Researchers create gecko-like climbing robot
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Researchers at Simon Fraser University have created a robot with the ability to scale walls with tank-like moves using an adhesive that re-creates the “sticky toes” of a gecko.
The research, published today in the IOP Publishing journal Smart Materials and Structures, provides an alternative to using magnets, suction cups or claws which typically fail at climbing smooth surfaces like glass or plastic. It also paves the way for a range of applications, from inspecting pipes, buildings, airplanes and even nuclear power plants to employment in search and rescue operations.
Known as the Tailless Timing Belt Climbing Platform (TBCP-11), the robot can transfer from a flat surface to a wall over both inside and outside corners at speeds of up to 3.4 cm per second. It is fitted with sensors that allow it to detect its surroundings and change direction.
Researchers mimicked the “dry, sticky toe pads” of the gecko by creating an adhesive using a material called polydimethylsiloxane (PDMS), manufactured as tiny mushroom cap-like shapes that are 17 micrometres wide by 10 micrometres high.
Meanwhile, tiny belts drive the robot’s tank-like moves, providing optimum mobility and expandability.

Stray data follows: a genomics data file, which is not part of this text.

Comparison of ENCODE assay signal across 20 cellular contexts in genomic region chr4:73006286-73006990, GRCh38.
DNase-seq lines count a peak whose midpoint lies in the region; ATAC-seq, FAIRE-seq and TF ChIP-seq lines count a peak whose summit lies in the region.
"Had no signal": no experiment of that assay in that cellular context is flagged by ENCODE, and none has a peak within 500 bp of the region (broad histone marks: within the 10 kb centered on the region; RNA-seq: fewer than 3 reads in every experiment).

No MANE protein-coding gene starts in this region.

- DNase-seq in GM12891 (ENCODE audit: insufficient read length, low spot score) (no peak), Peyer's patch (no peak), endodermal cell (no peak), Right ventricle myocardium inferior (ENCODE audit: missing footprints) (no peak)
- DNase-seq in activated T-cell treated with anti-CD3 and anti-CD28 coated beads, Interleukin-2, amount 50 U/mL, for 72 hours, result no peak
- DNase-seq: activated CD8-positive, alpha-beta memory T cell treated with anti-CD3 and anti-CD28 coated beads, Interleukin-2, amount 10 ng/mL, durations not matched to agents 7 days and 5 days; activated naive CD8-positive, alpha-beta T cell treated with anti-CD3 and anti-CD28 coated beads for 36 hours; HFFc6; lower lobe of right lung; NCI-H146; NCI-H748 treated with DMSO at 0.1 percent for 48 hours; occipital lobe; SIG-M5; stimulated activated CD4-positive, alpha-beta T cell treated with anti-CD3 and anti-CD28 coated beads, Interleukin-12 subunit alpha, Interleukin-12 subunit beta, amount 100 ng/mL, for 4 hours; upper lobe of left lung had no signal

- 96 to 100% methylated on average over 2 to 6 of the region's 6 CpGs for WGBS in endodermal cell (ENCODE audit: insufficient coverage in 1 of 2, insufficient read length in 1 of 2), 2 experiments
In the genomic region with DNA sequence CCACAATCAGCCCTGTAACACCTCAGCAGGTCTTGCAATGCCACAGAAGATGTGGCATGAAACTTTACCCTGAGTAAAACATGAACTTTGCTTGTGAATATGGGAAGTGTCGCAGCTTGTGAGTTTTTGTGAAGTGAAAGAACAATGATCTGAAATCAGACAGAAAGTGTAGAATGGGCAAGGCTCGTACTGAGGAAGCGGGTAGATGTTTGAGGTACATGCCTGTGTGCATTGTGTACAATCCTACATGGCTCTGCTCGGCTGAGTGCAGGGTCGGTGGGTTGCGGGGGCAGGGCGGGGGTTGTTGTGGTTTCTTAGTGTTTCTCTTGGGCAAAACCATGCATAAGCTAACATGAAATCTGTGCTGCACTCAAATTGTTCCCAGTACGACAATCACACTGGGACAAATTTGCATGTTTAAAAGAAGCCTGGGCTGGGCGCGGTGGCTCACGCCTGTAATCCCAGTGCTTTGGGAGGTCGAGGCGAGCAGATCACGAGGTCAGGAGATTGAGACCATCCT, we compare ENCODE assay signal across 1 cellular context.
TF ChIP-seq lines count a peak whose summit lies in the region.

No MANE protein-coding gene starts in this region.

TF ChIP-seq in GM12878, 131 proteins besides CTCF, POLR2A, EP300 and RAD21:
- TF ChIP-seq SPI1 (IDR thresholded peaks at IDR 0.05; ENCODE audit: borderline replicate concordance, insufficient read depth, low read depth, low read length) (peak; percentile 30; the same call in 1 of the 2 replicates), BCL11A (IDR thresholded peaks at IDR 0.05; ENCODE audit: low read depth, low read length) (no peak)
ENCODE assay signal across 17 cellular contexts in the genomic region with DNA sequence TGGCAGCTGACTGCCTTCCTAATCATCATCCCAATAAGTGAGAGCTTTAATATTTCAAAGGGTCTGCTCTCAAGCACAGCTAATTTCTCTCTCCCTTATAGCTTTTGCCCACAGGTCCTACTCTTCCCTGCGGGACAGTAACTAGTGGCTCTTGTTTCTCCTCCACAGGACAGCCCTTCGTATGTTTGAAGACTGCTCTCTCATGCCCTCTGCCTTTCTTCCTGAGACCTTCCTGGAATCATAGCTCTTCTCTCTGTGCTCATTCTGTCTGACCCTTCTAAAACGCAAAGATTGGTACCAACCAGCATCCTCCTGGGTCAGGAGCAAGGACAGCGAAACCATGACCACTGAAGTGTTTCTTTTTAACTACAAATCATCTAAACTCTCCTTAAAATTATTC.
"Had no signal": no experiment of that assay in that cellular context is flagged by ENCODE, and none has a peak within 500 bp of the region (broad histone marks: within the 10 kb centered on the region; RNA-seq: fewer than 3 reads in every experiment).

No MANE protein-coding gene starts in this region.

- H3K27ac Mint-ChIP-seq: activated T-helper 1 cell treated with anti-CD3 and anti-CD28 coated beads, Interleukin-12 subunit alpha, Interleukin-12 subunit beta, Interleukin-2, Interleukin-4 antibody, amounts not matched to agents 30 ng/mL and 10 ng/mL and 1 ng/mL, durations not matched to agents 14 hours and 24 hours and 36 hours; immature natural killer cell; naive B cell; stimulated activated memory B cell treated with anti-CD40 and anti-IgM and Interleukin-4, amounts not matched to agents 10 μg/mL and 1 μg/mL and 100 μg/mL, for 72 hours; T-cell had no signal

Lead author Jeff Krahn’s work on getting the robot to climb formed the bulk of his master’s thesis. The research was carried out together with engineering science assistant professor Carlo Menon.
Krahn explains: “With an adequate power supply, our robot is capable of functioning fairly independently when it encounters larger-scale objects such as boxes or walls. However, we are still developing a control strategy to ensure the robot is capable of fully autonomous functionality.”
Krahn says the robot, still in the prototype stage, utilizes biomimetic dry adhesives that rely on Van der Waals forces – weak but attractive forces that occur between molecules - for adhesion.
“The adhesives are composed of an array of micro-scale fibres which look similar to flat-topped mushroom caps. This design allows the fibres to conform to relatively rough surfaces, as is important for Van der Waals forces.”
Besides using dry adhesives, the robot is unique in that instead of a tail as required by previous tank-like robots, it uses two modules linked by an active joint to ensure contact of the adhesives.
Sensors were used to detect when detachment of the robot is beginning to occur and allows the robot to adjust itself accordingly.